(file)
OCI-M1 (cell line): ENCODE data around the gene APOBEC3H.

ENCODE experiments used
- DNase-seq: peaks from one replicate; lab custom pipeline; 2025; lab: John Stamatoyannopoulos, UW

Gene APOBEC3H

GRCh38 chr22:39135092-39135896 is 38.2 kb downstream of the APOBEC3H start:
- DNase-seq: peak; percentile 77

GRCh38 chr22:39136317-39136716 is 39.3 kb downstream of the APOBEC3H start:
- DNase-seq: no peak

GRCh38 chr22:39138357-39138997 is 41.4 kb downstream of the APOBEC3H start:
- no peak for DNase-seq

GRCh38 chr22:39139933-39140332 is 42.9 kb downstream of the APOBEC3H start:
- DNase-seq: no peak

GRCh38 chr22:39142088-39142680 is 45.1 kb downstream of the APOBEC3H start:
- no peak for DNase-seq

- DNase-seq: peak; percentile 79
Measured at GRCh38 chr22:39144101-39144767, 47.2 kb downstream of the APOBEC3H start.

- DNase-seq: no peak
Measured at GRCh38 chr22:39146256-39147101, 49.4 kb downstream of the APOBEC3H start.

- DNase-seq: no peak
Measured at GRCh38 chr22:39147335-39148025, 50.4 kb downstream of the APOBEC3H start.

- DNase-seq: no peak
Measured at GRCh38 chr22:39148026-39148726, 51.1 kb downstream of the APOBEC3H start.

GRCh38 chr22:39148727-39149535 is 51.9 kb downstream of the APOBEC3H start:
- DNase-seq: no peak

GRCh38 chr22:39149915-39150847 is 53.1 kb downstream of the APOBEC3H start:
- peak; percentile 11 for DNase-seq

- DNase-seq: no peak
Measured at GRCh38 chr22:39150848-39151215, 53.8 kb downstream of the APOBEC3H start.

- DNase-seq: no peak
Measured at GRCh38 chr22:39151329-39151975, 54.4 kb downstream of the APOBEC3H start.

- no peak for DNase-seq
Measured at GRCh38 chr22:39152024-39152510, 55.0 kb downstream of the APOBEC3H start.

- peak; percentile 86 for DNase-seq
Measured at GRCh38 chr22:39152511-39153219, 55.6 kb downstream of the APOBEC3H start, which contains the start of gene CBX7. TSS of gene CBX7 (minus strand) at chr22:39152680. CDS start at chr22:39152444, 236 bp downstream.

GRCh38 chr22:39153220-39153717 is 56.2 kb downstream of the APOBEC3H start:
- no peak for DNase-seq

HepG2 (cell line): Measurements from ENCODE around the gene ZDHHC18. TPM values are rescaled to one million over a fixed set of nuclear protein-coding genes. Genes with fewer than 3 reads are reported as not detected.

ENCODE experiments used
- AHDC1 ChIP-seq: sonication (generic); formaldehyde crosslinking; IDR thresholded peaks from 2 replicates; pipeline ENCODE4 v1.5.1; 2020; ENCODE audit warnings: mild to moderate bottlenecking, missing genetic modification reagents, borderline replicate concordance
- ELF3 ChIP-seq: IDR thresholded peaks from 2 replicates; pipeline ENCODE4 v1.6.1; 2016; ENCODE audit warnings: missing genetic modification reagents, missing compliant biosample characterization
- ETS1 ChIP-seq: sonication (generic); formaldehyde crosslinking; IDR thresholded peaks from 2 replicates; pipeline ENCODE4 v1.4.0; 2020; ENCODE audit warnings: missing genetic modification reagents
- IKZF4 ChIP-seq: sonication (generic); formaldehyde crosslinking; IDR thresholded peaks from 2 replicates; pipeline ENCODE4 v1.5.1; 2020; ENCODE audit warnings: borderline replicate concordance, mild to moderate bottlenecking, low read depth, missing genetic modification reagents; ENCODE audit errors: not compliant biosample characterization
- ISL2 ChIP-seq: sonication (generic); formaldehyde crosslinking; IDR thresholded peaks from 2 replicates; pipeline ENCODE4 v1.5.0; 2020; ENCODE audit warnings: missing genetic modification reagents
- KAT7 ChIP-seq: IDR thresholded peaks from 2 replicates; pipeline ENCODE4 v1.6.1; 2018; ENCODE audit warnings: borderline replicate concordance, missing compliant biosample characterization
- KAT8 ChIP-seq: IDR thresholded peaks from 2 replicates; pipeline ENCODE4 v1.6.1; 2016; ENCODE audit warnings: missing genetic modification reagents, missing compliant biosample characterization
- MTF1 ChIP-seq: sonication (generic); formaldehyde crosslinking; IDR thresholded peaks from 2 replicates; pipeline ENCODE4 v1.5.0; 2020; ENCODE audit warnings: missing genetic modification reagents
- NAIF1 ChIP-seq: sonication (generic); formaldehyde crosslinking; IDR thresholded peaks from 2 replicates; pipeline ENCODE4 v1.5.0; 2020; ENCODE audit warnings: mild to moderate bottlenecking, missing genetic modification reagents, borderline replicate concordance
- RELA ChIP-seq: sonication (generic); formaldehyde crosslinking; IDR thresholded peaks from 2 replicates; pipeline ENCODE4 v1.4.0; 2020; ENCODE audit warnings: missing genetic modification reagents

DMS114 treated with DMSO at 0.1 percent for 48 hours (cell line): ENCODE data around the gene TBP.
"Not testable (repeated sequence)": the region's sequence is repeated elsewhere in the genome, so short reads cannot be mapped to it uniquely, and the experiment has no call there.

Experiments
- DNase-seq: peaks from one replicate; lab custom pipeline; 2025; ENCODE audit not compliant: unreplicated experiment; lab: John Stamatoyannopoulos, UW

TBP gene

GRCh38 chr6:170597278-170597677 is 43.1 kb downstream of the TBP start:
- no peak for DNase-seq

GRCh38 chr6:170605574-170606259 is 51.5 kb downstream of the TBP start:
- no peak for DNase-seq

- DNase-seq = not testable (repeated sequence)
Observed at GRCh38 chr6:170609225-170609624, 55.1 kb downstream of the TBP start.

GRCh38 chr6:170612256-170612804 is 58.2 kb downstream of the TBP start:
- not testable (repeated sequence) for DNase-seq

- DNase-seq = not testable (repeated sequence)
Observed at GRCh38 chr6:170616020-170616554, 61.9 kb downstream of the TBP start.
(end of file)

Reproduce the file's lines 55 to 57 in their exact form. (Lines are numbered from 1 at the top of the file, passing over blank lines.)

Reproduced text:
- no peak for DNase-seq

GRCh38 chr6:170605574-170606259 is 51.5 kb downstream of the TBP start:
- no peak for DNase-seq